A Sensory Break is a designated portion of time that may allow a child to deescalate from the sensory stimulation of the classroom setting. Sensory breaks also are beneficial for children that benefit from additional movement or deep pressure input opportunities to help with focus, attention, and learning.
Why do children need sensory breaks?
- They get anxious and need to calm their nervous system down (yellow zone/red zone)
- They cannot filter out irrelevant sensory information and gets overwhelmed by all the sensory input from his environment (yellow zone/red zone)
- They have low alertness because they are not getting enough sensory input/ feedback when sitting (Blue Zone).
- They have reduced body awareness and postural stability and this affects their ability to sit upright and concentrate (Blue Zone).
- They are seeking sensory input in a mal-adaptive or disruptive way and would benefit obtaining sensory input via more appropriate means.
- The zones of regulation can be used to support children in understanding and recognizing their states of alertness
What is a sensory break?
- An opportunity to escape or attain sensory stimulation
- Sensory activities usually focus on the three core sensory systems: vestibular, proprioceptive & tactile
- Provide enhanced sensory input
- May include a combination of sensory input
- Sensory break may happen outside or inside the classroom. In general, any activity or action which stimulates or removes sensory input from a sensory system is a sensory break
- Deep Pressure – Tends to be calming and can dampen down sensations in other sensory systems.
- Light touch and messy play tend to be alerting
- Vibration – Tends to be alerting
- Vestibular- Tends to be alerting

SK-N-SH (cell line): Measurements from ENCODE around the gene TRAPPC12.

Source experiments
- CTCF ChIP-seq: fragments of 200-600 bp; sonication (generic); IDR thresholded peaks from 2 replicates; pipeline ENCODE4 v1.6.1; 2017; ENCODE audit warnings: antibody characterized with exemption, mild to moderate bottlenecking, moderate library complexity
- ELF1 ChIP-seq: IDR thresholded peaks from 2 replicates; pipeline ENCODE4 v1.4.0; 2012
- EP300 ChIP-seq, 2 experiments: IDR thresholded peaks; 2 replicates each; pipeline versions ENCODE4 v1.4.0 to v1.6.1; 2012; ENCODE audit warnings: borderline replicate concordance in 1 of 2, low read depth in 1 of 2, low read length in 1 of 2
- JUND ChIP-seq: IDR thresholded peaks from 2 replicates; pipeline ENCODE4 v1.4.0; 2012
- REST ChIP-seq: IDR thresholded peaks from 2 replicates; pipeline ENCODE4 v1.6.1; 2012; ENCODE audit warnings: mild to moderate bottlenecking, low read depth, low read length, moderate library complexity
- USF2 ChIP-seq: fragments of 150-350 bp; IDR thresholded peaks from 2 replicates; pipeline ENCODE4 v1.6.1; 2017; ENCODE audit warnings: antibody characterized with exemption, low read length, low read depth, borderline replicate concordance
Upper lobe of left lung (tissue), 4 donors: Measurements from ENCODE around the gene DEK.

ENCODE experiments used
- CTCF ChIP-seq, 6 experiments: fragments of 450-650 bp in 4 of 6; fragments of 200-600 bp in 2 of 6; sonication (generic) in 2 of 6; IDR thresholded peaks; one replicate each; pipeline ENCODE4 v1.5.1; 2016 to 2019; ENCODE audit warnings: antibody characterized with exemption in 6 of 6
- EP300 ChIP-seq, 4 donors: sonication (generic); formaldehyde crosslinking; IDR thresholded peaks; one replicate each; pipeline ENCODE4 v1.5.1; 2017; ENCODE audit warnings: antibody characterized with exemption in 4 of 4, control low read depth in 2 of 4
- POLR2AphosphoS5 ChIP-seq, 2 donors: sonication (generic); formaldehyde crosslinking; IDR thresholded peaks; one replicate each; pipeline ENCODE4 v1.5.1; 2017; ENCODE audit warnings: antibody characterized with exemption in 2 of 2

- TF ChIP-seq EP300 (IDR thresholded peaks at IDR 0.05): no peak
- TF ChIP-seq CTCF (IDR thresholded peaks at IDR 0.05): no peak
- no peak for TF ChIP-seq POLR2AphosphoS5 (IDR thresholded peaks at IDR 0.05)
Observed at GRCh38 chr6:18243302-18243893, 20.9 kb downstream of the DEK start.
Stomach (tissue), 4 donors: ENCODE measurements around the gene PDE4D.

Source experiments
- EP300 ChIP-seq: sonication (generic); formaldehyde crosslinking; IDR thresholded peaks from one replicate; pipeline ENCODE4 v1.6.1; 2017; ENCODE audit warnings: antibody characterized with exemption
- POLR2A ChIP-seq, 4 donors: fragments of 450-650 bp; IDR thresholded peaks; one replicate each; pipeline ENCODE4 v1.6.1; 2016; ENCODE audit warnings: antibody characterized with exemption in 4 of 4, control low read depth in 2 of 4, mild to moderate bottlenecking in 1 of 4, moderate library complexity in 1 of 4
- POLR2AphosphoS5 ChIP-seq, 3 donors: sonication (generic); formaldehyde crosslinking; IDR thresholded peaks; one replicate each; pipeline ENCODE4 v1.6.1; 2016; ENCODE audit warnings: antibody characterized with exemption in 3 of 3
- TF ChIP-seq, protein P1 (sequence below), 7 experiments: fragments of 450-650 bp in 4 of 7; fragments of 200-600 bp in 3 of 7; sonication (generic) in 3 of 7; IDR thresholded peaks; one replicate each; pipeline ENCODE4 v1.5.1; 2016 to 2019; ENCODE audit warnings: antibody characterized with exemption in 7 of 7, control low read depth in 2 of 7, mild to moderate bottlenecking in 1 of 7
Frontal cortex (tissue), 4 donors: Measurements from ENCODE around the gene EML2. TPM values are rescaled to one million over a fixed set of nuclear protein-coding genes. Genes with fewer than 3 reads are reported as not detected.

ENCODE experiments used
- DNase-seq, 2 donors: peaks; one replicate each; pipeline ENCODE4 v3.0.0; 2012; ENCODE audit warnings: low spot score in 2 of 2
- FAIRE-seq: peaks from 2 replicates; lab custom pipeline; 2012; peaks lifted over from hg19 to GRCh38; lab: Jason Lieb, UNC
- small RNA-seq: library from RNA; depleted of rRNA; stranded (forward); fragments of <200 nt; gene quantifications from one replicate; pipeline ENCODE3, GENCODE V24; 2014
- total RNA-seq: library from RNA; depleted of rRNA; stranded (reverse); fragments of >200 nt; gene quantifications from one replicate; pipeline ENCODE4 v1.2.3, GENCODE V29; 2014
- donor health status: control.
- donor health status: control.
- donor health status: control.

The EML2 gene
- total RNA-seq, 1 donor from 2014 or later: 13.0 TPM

- Proprioception – Tends to support the child to pay attention and to focus (calming and alerting)
When and where to provide sensory breaks?
- Breaks can be scheduled or unscheduled.
- Sensory breaks can be whole class or individualised depending on the needs of the child.
- A child can have sensory material at their desk at all times
- Whole class Breaks at the desk can be unscheduled, if the class teacher sees that the class are becoming restless, lethargic or losing concentration – use of the zones of regulation visuals may be useful to indicate to the class why they are taking a sensory break
- Sensory breaks are proactive not reactive
Sensory breaks should be well structured with a clear start and finish e.g. use of timers and visuals to illustrate this.
Whole class opportunities
In between sessions – tidy up time can be used as a sensory break – asking children to carry items can support proprioception. Movement around the class allows for fidgets to be released. Singing songs, focusing on sorting items supports a shift in focus, giving children a short ‘sensory break’. Support our children further by encouraging children to help tidy but allowing children space for free movement. This is also a good opportunity for children to make use of trampettes and yoga balls if available in class.
Structured walks – taking the whole class (or small groups) for walks around the school can be a quick way to provide change of environment and movement opportunities to support refocus. Throughout the walk, provide structure by instructing different ways to walk e.g. stomping, tip toes, hop. You can also work the upper body by modelling wall press-ups. This will support children's development of proprioception skills and regulate senses.
- Encourage the children to make shapes/ letters/ numbers using different materials e.g. finger paint, clay, sand, shaving foam